Since 2015 I’ve been steeped in the world of open access, academic publishing, and funder policies. This is a blip of time compared to many other experts and advocates in this space. I’ve often sardonically joked that if I had received a dollar for every time I’ve heard that open access will become the norm once the United States changes its policy I could retire early. I remember attending a funder convening at the Office of Science and Technology Policy (OSTP) in 2018 feeling both the urgency for systemic change and the weight of publisher lobbying to protect the status quo. It’s certainly something I never thought would happen in my career. Thus, I was elated to see the announcement that the OSTP is updating its guidance to make federally funded research freely available without embargo. This feels like an important and needed tipping point for the United States. It’s a chance to catch up with other parts of the world (Europe, Australia, Netherlands, Latin America, etc.) that have been prioritizing and delivering on open science for many years now.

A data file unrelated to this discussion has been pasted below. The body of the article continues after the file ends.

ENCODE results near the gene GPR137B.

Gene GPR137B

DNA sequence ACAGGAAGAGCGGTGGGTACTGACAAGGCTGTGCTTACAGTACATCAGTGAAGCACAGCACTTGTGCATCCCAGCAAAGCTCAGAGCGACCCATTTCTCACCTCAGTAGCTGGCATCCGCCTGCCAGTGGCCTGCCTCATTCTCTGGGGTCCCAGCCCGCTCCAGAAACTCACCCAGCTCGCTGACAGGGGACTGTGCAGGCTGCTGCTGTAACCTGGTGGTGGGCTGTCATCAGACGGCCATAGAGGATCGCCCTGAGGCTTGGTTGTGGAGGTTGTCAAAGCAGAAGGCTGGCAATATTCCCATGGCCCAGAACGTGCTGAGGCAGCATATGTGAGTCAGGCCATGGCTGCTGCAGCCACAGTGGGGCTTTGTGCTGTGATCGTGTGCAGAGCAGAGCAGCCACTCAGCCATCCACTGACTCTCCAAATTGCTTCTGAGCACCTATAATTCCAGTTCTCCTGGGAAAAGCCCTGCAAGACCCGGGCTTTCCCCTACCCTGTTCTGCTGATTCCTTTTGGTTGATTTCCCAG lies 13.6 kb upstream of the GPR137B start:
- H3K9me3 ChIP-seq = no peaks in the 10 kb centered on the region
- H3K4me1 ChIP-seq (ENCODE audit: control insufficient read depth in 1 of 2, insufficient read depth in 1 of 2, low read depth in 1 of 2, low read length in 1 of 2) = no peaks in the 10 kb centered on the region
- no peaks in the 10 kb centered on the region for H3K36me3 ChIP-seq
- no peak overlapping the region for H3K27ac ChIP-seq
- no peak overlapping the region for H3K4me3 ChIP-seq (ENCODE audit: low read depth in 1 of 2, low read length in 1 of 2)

One reason this announcement is so important is that it confirms the conviction of many who have taken risks and pushed against the status quo with the inherent belief that change is necessary. This is a proof point that the work and sacrifices made are creating momentum and advancements. I want to take the time to thank the funders and academic institutions that have implemented and enforced strong policies with the goal of adapting the behaviors of their communities. This is never a fun endeavor, and no matter how carefully one constructs policy you are inconveniencing or creating conflict for someone. I’ve been proud that the Bill & Melinda Gates Foundation joined cOAlition S early on and has been actualizing Plan S principles. It hasn’t been easy, and I will be the first to acknowledge when criticisms of Plan S are well-founded. We can and should always strive to do better. And I believe we have throughout the years. However, it’s not easy to set policy as a funder as there are pressures coming from all sides: grantee authors are concerned about career advancement and don’t want to alter their publishing habits, while on the other side you have publishers pushing back on and resisting policy. Oftentimes authors and publishers align in a semi-parasitic symbiotic relationship where authors strive to publish in a journal with the highest reward potential for their career and publishers benefit from this competitive nature. In the hierarchy of needs, authors will place future career advancement over funder policy compliance. And the publishers don't have the incentive to be flexible to meet those policy requirements. What gets lost in all of this is ensuring that knowledge is openly and easily shared globally to solve problems.